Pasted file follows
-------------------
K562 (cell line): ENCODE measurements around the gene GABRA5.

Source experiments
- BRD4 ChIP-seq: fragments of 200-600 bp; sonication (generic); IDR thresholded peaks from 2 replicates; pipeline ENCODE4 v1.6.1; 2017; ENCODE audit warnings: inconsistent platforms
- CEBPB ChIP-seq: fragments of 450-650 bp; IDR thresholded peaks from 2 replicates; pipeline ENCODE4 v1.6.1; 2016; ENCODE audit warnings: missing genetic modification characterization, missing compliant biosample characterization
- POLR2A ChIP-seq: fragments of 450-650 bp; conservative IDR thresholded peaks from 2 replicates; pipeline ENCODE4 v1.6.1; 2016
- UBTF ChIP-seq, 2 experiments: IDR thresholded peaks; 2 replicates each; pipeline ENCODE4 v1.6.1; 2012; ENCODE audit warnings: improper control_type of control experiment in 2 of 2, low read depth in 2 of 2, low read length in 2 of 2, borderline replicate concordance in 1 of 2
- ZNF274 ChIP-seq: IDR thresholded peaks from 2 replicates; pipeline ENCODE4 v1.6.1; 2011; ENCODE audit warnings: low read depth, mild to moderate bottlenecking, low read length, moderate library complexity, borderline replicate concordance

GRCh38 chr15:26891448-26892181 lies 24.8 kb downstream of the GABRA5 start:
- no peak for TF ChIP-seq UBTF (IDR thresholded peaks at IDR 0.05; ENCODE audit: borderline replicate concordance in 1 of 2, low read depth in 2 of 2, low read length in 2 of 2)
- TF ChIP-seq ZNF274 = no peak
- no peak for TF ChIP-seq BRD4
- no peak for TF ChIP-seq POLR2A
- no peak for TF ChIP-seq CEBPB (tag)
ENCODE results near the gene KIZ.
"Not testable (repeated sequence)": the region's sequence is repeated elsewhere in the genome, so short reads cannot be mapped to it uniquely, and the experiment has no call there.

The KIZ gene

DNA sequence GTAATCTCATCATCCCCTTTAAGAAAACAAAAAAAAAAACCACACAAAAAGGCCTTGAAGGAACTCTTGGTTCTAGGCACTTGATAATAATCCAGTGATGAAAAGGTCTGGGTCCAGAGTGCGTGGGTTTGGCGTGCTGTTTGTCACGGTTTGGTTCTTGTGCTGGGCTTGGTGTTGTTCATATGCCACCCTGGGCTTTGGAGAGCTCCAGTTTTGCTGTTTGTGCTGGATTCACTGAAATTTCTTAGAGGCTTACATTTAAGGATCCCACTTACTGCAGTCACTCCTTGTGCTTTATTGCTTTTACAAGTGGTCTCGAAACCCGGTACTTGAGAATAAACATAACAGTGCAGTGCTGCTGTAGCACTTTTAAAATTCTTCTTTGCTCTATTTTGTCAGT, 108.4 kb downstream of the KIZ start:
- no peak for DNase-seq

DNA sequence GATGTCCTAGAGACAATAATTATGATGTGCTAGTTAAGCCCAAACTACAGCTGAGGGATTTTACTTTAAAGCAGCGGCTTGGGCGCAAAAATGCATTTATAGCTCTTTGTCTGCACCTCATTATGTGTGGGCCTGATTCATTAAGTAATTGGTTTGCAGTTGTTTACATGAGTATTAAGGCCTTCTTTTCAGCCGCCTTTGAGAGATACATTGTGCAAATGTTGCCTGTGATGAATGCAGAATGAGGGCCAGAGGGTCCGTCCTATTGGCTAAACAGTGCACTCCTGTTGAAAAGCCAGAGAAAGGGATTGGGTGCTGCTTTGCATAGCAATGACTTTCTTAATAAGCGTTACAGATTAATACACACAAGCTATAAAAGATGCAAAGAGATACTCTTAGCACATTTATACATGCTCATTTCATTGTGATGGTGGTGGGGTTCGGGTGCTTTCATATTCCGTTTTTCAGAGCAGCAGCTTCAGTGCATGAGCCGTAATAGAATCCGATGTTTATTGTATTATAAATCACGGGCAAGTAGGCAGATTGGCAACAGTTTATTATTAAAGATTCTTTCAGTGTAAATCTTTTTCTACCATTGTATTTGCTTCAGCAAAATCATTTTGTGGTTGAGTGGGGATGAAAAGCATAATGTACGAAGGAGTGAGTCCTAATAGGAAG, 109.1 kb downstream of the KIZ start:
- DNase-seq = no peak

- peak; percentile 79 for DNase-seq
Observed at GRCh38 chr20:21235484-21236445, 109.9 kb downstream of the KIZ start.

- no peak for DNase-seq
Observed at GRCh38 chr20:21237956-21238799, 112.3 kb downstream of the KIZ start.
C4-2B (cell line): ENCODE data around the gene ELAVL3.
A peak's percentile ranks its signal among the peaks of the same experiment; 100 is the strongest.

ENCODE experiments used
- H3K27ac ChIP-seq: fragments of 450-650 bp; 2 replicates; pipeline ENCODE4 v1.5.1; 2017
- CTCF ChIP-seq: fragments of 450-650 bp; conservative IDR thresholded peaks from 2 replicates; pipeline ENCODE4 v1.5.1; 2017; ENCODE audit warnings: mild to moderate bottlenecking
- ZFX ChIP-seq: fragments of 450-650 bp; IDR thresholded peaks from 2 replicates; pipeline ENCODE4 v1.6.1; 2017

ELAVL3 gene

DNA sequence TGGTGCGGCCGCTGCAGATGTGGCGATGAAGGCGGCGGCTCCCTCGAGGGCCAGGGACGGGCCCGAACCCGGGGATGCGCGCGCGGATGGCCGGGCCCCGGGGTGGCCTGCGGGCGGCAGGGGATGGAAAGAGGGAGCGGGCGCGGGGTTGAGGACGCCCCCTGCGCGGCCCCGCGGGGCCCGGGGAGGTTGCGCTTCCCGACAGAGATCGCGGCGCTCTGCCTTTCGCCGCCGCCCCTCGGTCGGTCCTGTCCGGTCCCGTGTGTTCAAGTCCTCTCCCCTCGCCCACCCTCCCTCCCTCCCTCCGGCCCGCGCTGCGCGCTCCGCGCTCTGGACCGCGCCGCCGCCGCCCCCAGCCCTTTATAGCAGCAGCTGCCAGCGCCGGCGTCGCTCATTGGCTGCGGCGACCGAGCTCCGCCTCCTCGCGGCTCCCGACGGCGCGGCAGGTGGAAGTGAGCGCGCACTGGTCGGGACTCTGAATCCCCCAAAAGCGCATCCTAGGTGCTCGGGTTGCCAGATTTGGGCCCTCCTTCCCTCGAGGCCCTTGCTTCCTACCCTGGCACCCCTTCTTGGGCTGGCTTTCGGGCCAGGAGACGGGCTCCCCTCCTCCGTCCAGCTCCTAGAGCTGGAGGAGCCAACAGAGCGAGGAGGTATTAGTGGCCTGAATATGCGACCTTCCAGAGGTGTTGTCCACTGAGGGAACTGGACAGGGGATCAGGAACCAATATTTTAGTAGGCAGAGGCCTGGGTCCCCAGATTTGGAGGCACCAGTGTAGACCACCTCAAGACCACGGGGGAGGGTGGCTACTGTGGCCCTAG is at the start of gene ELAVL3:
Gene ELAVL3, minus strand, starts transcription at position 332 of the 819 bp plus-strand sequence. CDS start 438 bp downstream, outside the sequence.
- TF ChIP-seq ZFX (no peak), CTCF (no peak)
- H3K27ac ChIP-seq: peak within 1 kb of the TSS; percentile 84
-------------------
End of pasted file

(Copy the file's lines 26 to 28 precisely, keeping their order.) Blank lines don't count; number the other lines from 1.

A peak's percentile ranks its signal among the peaks of the same experiment; 100 is the strongest.

ENCODE experiments used
- H3K27ac ChIP-seq: fragments of 450-650 bp; 2 replicates; pipeline ENCODE4 v1.5.1; 2017